Scientists prove same-sex mammals can make babies

A team of scientists in China has successfully generated offspring created from the DNA of two same-sex mice. This is the first time such a feat has been accomplished with mammals, and it could have huge implications for humans.

In a paper entitled “Generation of Bimaternal and Bipaternal Mice from Hypomethylated Haploid ESCs with Imprinting Region Deletions,” recently published on ScienceDirect, the scientists describe the incredibly complex process. In creating same-sex offspring the team worked with both bipaternal (two dads) and bimaternal (you guessed it, two moms) DNA sequences with varying degrees of success.

The offspring resulting from bimaternal DNA, edited using CRISPR, were found healthy and capable of reproducing with regular mice. According to the scientists they were indistinguishable from mice conceived under normal circumstances.

Bipaternal mice weren’t quite so resilient. Only about two percent of the attempts to create offspring by manipulating the DNA of two male mice resulted in success, and of those none lived longer than a few days.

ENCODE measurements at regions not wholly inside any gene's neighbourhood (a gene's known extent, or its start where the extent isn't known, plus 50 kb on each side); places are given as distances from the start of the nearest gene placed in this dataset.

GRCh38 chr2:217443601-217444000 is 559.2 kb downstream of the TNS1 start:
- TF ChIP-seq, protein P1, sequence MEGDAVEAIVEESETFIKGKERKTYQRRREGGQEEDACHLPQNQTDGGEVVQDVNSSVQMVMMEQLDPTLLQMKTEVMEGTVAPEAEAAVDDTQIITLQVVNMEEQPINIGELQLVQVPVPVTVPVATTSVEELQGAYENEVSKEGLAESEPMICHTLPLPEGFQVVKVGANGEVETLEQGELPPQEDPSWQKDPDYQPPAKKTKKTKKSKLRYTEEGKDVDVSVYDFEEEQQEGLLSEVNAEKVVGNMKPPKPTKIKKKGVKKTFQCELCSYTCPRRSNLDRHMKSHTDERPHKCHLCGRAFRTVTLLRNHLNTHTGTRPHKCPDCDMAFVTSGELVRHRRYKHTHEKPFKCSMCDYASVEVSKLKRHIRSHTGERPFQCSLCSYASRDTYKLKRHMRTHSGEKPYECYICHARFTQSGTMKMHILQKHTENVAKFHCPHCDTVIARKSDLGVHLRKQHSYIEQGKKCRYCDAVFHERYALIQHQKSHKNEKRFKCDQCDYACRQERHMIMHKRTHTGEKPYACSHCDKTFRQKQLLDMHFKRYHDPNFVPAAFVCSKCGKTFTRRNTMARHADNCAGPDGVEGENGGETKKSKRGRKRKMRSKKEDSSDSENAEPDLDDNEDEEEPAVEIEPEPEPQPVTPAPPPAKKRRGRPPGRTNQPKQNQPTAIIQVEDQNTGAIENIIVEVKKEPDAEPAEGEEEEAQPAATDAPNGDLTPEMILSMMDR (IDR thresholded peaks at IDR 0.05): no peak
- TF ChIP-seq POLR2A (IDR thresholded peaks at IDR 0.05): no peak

The method by which the team created the offspring isn’t exactly what most people would consider natural. SingularityHub’s Shelly Fan called it a “Frankenstein-ish process,” and we agree.

In order to create bimaternal mice offspring, the team mutated specific DNA-carrying cells to present with only half their normal information, these are called “haploid cells.”

The reason they only have half the info is so that they can be combined with a cell from the other mother to make a complete fertilized egg, much like what happens when sperm and egg combine. The resulting mom-to-mom cell mashup is then implanted in the womb of a surrogate mouse-mom, and the rest is business as usual.

Credit: Li et al.